Colonoscopy

Overview

A colonoscopy is a colon cancer screening procedure that allows your doctor to examine the lining of your large intestine, or colon. It’s a way to check for colon polyps, ulcers, tumors and other early signs of colon cancer or colorectal cancer.

Colonoscopies are essential because they can help your doctor find and treat colorectal cancers in their earliest stages. The earlier colon cancer is found, the better the prognosis. That makes a colonoscopy one of the most effective ways to test for colon cancer and protect your health and life.

During a colonoscopy:

  • You’ll be given medicine to help you relax and go to sleep.
  • Your doctor will examine the inside of your colon with a camera attached to a small, flexible tube.
  • If they find growths in the intestine (polyps), your doctor may remove them on the spot. Removing polyps can help prevent cancer from forming.
  • If your doctor notices an abnormal-looking area during the colonoscopy, they can also take a biopsy during the procedure.

Beginning at age 50, colonoscopies are recommended as a screening for colorectal cancer. A colonoscopy may also be recommended for abdominal pain, chronic constipation, chronic diarrhea and rectal bleeding.

Talk to your primary care doctor about scheduling your colonoscopy today.

What to Expect

Before Colonoscopy

Colonoscopy prep requires you to empty your colon completely. Starting 12 to 24 hours before your exam, you may be required to avoid solid foods and colored liquids. Your doctor may also ask you to fast completely the night before your exam.

In preparation for your colonoscopy, you may need to take a laxative, perform an at-home enema or make adjustments to any medications you’re taking.

Since everyone is different, be sure to ask your doctor how to best prepare for your colonoscopy.

During Colonoscopy

On the day of your colonoscopy appointment, you’ll be given sedation medication through an IV so you feel relaxed and fall asleep while your doctor examines your large intestine (colon). This medication will be delivered through a needle in your arm (IV).

During the colonoscopy:

  • You’ll lie on your side on an examining table with your knees bent.
  • Your doctor will insert a narrow scope (colonoscope) with a tiny camera on the end through your anus to examine your rectum and your large intestine.
  • Your doctor will look for irregularities, such as colon polyps – fleshy growths in your colon’s lining that can lead to cancer.
  • If any polyps are found, they can be removed via a colonic polypectomy using tools inserted through the tube.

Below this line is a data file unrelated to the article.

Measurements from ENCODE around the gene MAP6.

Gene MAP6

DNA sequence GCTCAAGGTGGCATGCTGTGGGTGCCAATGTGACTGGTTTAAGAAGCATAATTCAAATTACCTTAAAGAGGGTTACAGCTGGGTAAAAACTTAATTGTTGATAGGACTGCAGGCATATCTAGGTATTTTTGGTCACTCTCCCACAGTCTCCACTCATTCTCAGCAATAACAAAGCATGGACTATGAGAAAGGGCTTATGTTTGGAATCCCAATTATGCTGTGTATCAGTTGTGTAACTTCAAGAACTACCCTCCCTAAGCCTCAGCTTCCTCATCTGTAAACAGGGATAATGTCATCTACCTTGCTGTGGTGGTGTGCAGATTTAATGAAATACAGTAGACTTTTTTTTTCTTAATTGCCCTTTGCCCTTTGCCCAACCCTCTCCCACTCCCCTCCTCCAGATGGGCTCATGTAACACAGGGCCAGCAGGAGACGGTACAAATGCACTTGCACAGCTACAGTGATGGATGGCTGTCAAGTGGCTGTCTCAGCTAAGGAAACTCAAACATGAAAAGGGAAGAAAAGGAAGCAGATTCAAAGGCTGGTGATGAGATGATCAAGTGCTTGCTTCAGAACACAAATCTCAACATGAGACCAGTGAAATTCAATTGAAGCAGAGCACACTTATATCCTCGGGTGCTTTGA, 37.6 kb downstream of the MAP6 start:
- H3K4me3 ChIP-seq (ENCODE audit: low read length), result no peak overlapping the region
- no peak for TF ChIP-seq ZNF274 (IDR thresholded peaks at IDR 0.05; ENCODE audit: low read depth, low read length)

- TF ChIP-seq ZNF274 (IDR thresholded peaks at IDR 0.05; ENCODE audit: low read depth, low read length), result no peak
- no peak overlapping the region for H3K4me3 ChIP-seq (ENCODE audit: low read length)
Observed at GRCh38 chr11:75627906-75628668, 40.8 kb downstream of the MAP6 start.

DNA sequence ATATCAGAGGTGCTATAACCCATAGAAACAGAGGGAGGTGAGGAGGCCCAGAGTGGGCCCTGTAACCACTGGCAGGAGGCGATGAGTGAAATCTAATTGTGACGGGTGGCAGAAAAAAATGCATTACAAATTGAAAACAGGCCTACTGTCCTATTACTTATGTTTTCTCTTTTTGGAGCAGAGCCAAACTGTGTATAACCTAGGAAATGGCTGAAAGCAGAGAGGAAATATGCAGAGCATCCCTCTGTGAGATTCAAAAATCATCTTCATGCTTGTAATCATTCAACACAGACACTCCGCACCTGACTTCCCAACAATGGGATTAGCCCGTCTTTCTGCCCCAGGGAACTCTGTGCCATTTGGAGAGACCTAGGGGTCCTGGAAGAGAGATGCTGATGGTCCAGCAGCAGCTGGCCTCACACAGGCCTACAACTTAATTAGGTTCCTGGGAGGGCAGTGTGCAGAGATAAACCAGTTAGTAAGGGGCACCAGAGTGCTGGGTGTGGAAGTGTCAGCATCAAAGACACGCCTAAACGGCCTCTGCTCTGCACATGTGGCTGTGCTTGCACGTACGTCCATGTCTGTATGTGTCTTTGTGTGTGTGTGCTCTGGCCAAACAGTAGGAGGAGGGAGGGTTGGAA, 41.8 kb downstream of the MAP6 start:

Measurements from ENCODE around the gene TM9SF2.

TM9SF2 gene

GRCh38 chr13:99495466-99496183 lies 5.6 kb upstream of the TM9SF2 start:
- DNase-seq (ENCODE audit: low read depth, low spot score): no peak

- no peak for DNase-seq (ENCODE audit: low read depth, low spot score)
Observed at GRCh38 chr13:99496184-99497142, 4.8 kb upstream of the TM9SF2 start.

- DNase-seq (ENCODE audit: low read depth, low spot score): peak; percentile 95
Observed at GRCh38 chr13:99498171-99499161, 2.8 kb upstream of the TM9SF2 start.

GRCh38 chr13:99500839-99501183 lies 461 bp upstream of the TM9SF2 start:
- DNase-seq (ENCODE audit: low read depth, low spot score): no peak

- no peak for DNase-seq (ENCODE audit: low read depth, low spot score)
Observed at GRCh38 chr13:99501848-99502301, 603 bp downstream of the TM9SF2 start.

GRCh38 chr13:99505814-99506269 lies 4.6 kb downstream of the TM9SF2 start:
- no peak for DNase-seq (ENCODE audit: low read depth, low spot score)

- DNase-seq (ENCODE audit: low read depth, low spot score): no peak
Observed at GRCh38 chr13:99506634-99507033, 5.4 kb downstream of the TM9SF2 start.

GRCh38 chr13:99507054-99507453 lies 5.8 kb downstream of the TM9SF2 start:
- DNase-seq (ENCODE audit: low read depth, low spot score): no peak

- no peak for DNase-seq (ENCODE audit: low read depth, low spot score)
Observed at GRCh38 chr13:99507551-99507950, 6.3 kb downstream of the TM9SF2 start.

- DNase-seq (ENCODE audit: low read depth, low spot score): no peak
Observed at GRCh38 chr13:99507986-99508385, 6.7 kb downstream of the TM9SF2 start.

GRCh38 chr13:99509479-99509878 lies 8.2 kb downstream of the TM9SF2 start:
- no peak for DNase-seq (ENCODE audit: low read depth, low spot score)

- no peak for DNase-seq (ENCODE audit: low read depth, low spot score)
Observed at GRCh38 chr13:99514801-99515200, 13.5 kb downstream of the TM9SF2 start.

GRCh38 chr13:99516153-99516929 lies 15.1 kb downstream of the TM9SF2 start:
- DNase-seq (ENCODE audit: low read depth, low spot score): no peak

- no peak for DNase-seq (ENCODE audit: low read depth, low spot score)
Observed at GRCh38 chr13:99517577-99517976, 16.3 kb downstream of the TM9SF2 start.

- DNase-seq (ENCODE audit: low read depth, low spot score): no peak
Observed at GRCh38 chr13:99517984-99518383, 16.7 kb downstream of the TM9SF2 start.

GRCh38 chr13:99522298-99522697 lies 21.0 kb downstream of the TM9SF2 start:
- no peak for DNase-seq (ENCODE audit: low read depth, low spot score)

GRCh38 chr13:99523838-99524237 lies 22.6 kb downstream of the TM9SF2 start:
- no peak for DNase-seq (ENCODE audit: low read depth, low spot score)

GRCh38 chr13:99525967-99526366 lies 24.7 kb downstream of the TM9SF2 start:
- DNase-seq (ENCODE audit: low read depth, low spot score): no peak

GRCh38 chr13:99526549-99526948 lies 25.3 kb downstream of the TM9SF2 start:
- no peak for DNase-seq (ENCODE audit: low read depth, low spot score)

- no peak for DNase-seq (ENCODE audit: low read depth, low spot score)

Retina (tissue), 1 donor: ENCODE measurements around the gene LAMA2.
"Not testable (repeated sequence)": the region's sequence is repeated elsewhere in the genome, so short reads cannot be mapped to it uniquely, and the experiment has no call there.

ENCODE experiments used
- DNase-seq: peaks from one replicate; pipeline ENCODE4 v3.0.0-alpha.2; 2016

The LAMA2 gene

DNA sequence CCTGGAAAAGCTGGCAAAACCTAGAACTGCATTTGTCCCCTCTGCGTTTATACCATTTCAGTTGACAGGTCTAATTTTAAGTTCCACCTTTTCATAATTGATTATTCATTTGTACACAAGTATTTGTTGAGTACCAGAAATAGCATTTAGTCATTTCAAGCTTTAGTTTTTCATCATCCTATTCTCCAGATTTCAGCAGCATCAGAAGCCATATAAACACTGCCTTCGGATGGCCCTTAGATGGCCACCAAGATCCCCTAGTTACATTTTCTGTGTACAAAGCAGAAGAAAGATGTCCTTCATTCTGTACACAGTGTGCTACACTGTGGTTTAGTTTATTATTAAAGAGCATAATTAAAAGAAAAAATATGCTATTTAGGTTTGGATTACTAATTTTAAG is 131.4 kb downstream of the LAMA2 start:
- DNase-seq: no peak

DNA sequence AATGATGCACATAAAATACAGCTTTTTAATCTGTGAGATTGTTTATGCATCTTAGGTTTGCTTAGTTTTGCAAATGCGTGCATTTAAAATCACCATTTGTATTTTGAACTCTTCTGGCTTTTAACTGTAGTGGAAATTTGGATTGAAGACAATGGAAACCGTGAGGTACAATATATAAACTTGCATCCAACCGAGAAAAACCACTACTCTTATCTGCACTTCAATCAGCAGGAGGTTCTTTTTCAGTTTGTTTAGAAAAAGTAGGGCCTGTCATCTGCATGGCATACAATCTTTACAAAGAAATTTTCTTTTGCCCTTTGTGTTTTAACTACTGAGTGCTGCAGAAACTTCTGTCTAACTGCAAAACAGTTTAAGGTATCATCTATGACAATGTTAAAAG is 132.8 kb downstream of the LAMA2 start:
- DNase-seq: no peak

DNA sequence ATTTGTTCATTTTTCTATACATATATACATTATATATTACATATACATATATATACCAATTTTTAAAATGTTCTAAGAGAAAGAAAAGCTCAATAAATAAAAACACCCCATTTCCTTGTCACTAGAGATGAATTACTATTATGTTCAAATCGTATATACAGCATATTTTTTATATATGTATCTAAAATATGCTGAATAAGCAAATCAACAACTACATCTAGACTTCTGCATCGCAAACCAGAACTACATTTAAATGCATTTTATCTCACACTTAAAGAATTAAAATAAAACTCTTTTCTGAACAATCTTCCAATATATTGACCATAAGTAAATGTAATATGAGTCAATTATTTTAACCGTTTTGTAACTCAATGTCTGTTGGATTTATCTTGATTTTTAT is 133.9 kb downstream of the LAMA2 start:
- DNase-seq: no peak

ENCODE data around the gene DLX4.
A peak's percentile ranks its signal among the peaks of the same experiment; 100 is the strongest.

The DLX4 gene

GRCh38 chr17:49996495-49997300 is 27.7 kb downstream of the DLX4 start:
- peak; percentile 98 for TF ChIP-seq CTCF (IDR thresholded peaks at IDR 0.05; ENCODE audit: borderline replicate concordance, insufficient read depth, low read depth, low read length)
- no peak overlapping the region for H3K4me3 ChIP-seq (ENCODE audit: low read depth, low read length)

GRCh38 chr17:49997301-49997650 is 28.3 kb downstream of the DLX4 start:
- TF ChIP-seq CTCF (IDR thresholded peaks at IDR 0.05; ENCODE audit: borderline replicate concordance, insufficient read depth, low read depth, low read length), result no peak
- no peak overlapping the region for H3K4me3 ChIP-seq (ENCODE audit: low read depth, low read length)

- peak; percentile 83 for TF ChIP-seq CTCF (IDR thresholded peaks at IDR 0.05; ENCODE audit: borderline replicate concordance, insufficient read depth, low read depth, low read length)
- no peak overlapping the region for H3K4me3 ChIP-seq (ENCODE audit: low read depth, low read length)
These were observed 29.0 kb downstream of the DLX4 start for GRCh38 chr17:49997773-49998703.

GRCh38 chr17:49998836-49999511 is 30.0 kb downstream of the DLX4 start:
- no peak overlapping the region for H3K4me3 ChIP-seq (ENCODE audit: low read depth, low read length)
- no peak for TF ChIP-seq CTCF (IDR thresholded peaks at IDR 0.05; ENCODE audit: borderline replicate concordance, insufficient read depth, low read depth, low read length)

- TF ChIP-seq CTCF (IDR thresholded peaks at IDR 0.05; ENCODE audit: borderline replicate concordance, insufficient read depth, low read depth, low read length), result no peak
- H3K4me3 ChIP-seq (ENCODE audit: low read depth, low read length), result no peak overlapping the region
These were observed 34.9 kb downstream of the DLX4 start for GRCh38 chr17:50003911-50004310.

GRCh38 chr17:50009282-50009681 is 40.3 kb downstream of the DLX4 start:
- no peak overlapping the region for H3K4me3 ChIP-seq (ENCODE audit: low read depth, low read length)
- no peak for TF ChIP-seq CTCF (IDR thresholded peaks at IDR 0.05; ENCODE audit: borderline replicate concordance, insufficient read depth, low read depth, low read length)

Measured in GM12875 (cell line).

• Your doctor can also collect tissue samples during the procedure. Any abnormal tissue can be biopsied to test for colorectal cancer.

During a virtual colonoscopy (CT colonography), your doctor will perform CT scans to produce pictures of your colon. You’ll lie on your back and your stomach so your doctor can get images from different angles. These scans are then reviewed to check for colon polyps and other abnormalities.

Both a colonoscopy and a virtual colonoscopy each take about 30 minutes to complete. Recovery time is usually about an hour.

After Colonoscopy

After a colonoscopy, it can take up to an hour for the sedative to begin to wear off, and up to a day for the effects of the sedative to disappear completely. You’ll spend the initial recovery time in a recovery room at the clinic or hospital.

When you wake up, your doctor will give you instructions for what to do when you get home. You may have some mild cramping or pass some air.

Because of the sedative, you won’t be able to drive or work after the colonoscopy, and will need to arrange for a ride home. You should be able to return to normal activity the following day.

Colonoscopy results can be:

  • Negative: This means there were no abnormalities detected, and you don’t need another colonoscopy for 10 years unless you have certain risk factors for colon cancer.
  • Positive: This means polyps or abnormal tissue were detected. In this case, polyps will be checked in the lab to see if they’re noncancerous (benign), precancerous or cancerous (malignant). You might need surgery if abnormal tissue or polyps were found and couldn’t be safely removed during the procedure. Depending on the findings, you might need colorectal screenings more often.